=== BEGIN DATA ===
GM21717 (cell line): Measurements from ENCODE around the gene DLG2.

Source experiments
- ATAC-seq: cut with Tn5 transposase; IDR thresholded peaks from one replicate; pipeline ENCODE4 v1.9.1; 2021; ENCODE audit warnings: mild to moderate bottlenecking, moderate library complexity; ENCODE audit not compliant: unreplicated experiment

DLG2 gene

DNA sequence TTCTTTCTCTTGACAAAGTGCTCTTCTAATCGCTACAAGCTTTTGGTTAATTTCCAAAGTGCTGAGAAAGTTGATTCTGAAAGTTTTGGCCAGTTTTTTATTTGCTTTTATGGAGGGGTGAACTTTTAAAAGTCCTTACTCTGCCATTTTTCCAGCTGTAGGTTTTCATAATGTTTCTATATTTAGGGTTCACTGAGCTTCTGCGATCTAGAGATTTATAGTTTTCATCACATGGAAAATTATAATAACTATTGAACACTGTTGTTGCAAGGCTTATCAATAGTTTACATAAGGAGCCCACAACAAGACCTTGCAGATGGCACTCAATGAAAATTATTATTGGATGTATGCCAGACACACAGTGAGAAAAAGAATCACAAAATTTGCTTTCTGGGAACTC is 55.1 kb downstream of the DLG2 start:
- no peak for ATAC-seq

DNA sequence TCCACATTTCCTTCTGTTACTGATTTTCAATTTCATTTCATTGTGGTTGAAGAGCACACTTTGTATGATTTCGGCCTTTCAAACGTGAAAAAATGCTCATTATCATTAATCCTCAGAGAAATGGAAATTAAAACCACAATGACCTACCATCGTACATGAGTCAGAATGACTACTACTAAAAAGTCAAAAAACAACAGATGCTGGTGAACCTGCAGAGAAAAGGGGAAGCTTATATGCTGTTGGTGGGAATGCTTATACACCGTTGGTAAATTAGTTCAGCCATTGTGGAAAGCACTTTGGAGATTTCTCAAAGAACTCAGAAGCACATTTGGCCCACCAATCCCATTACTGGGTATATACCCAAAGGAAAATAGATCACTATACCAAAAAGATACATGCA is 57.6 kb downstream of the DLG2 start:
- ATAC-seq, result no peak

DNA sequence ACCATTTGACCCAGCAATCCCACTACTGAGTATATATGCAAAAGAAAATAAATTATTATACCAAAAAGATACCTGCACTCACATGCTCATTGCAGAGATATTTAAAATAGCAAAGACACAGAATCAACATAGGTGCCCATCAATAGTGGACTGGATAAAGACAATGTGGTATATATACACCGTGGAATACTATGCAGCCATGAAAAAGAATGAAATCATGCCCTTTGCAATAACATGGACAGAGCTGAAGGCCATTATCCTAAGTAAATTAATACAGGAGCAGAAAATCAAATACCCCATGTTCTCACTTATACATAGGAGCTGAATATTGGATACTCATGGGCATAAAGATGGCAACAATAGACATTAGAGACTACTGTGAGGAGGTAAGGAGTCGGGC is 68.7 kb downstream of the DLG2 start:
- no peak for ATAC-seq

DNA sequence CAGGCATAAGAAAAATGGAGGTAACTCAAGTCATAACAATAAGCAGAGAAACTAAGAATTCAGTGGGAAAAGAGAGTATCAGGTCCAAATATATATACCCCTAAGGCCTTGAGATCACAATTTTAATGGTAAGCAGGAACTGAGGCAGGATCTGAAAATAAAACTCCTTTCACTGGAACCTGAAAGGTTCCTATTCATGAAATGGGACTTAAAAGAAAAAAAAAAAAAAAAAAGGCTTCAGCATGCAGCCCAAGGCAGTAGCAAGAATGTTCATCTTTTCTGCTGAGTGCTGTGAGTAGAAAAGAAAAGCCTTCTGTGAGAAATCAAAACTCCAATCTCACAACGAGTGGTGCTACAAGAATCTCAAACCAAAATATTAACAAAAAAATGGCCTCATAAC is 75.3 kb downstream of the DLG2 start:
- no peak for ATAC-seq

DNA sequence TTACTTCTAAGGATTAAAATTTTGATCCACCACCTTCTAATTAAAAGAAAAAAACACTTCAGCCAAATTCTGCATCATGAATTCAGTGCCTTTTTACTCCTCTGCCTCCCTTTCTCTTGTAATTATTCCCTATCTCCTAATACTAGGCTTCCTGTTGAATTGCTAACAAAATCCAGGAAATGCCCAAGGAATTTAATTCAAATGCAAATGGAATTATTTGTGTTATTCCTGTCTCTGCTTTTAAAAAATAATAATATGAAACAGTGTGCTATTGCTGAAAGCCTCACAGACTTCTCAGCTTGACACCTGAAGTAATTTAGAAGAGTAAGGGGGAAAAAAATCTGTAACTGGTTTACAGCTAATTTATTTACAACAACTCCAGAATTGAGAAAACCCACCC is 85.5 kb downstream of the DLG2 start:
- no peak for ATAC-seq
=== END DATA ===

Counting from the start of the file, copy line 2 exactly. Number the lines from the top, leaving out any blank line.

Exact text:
Source experiments